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The Lasting Appeal of Ellis Island

Has visiting Ellis Island become a more difficult journey for tourists than it was for immigrants?

February 1, 2003

Has visiting Ellis Island become a more difficult journey for tourists than it was for immigrants?

Ellis Island, in New York's harbor area, was chosen by the U.S. government back in 1890 to process all those throngs of new immigrants flocking to the United States.

The arrival center opened two years later. And for 64 years thereafter, it functioned as the world's most famous immigration center in the world, it processed some 12 million new arrivals.

As an island, it was an ideal location to quarantine immigrants who might carry dangerous diseases. Many American families of European origin can trace their roots in North America back to a forefather who managed to pass the health inspection there on the island.

Eventually, the government decided that it was no longer necessary to have such an offshore facility. Ellis Island officially closed its doors on November 29, 1954.

Once abandoned, the buildings fell into ever more disrepair. In 1984, the island underwent a $170 million restoration — and re-opened as a museum in 1990. Since then, over 4 million visitors per year have been coming to see it.

Hundreds of thousands of them are foreigners or recent immigrants to the United States. Curiously enough, more people have visited Ellis Island over the past decade than the 12 million who were actually processed there as newcomers.

And, since the new arrivals to Ellis Island were exclusively European and white, there certainly has been a much wider variety of countries, nationalities and races represented among the tourists.

The picture one gets by visiting Ellis Island is fairly rosy. It's an extremely kids-friendly place, as such theme parks typically are in the United States.

Actually, kids of all ages enjoy plugging into the special database to look up the names of their ancestors or relatives who had emigrated to the United States from the Old World.

While the treatment of the "tired, poor, huddled masses" was quite humane by the standard of the day, nonetheless it is doubtful that the immigrants much enjoyed their stay on Ellis Island. Some, in fact, were able to avoid it — richer immigrants could get processed by government officials on board the arriving ship.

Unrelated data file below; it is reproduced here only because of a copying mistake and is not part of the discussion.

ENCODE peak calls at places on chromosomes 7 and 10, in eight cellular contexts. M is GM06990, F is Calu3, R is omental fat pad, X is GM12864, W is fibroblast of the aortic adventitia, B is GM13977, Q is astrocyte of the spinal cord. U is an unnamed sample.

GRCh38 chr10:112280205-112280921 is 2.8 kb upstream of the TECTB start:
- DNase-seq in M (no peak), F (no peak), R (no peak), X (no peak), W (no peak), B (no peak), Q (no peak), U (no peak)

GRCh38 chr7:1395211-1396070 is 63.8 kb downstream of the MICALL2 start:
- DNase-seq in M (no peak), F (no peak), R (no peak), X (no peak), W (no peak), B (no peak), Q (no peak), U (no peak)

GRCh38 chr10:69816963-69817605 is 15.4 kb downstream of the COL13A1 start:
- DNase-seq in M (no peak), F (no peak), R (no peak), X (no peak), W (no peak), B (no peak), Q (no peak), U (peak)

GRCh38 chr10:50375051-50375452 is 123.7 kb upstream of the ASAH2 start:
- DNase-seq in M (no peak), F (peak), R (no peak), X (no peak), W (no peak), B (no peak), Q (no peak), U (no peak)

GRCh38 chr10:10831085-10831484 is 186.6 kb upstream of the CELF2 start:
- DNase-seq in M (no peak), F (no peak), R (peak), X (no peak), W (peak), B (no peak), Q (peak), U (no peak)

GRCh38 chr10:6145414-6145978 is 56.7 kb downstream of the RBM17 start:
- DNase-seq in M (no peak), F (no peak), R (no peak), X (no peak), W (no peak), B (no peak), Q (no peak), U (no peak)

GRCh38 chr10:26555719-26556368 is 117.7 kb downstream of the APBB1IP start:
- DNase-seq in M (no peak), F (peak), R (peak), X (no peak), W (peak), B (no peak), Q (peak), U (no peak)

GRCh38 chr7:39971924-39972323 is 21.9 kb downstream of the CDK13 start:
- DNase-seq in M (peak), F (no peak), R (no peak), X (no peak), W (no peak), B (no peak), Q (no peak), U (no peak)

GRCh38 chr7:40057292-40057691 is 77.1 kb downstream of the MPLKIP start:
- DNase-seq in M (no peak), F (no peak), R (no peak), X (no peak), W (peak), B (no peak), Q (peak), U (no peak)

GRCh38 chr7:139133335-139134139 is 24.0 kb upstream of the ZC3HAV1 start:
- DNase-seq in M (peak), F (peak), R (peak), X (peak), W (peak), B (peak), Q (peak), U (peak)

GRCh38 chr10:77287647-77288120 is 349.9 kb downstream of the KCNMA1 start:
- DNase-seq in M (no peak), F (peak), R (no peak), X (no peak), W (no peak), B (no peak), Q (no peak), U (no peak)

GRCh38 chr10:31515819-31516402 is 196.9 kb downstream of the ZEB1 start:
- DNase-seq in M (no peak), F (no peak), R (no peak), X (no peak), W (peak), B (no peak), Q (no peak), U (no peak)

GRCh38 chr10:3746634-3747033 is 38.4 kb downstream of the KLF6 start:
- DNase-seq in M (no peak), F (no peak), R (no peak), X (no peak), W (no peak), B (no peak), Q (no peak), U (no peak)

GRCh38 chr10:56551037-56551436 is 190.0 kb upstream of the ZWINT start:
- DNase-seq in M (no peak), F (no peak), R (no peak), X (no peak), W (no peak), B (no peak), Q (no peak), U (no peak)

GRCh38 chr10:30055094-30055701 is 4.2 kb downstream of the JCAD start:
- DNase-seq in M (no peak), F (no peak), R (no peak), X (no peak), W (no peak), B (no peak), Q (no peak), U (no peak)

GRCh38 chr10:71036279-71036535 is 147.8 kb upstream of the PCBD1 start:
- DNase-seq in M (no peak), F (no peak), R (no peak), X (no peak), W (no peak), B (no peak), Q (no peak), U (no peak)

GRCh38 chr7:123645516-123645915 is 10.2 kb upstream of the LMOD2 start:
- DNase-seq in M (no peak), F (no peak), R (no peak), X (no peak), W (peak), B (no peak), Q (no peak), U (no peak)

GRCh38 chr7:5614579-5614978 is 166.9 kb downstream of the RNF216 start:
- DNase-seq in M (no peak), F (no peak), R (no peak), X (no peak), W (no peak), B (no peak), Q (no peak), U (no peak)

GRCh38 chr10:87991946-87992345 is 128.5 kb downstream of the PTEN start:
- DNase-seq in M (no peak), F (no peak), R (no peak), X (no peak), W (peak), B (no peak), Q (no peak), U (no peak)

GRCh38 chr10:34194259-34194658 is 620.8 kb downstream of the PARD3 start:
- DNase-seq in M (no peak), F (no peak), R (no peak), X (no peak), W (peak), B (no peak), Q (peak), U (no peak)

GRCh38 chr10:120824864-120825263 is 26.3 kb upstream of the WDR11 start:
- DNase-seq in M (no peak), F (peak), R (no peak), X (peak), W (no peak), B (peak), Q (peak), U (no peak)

Once on Ellis Island, a typical immigrant rarely found the process to be smooth sailing. He or she had to go through an extensive interviewing process. Those who appeared sick were subjected to a battery of medical tests.

There were delays when there were no relatives or friends to pick up new immigrants, or if they had no money. About 2% of all immigrants processed at the facility — or 240,000 people — were turned back. In fact, immigrants nicknamed Ellis Island "Heartbreak Island" — because so many saw their dream of coming to America get shattered at its very doorstep.

Now, however, those who want to visit Ellis Island face a very different problem — a long wait and security checks. After the September 11 terrorist attacks, the Ellis Island-Liberty Island museum complex was shut down for three months.

Since it has been reopened, security has been even tighter than at the airports. Those who want to get on the ferry to Ellis Island have to wait for at least an hour — and much longer during peak tourist seasons, such as Christmas vacation.

They have to go through metal detectors, submit bags and pocketbooks to thorough inspection and get their shoes checked for explosives.

Gone are the days when the Statue of Liberty was the favorite venue for self-promoters and adventurers of all kinds, who loved to climb it, or hang-glide and parachute on it. You would probably get shot by FBI agents attempting to do something like that.

Of course, some security precautions should be taken in the aftermath of terrorist attacks. But the U.S. government and the National Park Service appear to be going way overboard — and throwing the baby out with the bathwater.

Not surprisingly, the number of visitors to Ellis Island has dropped drastically. While in the eight months before September 11, 4 million tourists visited the museum complex, in all of 2002 only 2.5 million did so — despite a huge burst of patriotism and grass-roots appreciation of American liberty which followed the terrorist attacks.